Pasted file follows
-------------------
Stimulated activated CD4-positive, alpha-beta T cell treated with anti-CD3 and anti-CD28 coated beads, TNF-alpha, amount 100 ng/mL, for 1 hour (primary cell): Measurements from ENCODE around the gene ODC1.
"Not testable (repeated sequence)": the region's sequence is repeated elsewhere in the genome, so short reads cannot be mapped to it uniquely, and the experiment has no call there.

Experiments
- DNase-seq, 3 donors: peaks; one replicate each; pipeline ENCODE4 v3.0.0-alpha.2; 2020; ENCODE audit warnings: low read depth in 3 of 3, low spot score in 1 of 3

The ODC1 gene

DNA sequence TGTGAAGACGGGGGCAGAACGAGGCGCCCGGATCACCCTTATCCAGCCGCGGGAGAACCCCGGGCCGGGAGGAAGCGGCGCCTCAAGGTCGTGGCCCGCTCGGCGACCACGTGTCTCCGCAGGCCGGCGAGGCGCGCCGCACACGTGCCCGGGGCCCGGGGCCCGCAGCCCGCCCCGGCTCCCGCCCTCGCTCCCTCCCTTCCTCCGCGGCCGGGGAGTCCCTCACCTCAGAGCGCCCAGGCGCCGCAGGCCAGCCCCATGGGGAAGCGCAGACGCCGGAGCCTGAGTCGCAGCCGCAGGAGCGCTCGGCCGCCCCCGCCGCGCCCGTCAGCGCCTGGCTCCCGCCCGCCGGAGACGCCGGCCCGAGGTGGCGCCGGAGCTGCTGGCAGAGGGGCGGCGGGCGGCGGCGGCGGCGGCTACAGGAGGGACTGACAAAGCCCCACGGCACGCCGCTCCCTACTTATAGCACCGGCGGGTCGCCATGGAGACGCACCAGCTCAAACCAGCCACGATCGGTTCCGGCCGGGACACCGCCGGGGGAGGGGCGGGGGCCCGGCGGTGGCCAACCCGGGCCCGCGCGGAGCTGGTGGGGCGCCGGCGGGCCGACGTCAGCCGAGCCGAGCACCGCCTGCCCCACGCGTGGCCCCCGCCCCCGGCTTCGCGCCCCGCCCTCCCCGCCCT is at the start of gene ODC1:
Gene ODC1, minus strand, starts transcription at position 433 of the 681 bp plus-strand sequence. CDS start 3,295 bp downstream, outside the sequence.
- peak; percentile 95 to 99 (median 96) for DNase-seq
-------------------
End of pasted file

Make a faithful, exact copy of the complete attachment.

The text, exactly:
Stimulated activated CD4-positive, alpha-beta T cell treated with anti-CD3 and anti-CD28 coated beads, TNF-alpha, amount 100 ng/mL, for 1 hour (primary cell): Measurements from ENCODE around the gene ODC1.
"Not testable (repeated sequence)": the region's sequence is repeated elsewhere in the genome, so short reads cannot be mapped to it uniquely, and the experiment has no call there.

Experiments
- DNase-seq, 3 donors: peaks; one replicate each; pipeline ENCODE4 v3.0.0-alpha.2; 2020; ENCODE audit warnings: low read depth in 3 of 3, low spot score in 1 of 3

The ODC1 gene

DNA sequence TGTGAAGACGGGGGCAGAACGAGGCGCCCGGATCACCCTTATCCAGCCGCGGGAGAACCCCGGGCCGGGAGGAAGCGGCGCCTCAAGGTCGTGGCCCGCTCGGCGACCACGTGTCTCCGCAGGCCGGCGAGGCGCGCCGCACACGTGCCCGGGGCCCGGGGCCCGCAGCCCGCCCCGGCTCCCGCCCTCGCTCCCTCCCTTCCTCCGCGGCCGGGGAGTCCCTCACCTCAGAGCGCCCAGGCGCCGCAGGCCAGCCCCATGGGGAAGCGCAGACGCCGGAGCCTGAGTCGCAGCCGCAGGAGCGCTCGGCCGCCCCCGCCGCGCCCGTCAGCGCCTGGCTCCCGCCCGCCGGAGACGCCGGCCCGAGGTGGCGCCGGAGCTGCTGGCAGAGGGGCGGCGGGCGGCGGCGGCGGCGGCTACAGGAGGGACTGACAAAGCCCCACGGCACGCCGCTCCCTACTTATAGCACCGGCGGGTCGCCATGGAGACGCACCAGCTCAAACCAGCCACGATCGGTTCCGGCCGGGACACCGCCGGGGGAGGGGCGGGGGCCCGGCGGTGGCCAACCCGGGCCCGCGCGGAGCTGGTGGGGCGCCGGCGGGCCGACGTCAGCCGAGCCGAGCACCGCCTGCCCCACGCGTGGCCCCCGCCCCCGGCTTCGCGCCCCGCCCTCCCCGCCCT is at the start of gene ODC1:
Gene ODC1, minus strand, starts transcription at position 433 of the 681 bp plus-strand sequence. CDS start 3,295 bp downstream, outside the sequence.
- peak; percentile 95 to 99 (median 96) for DNase-seq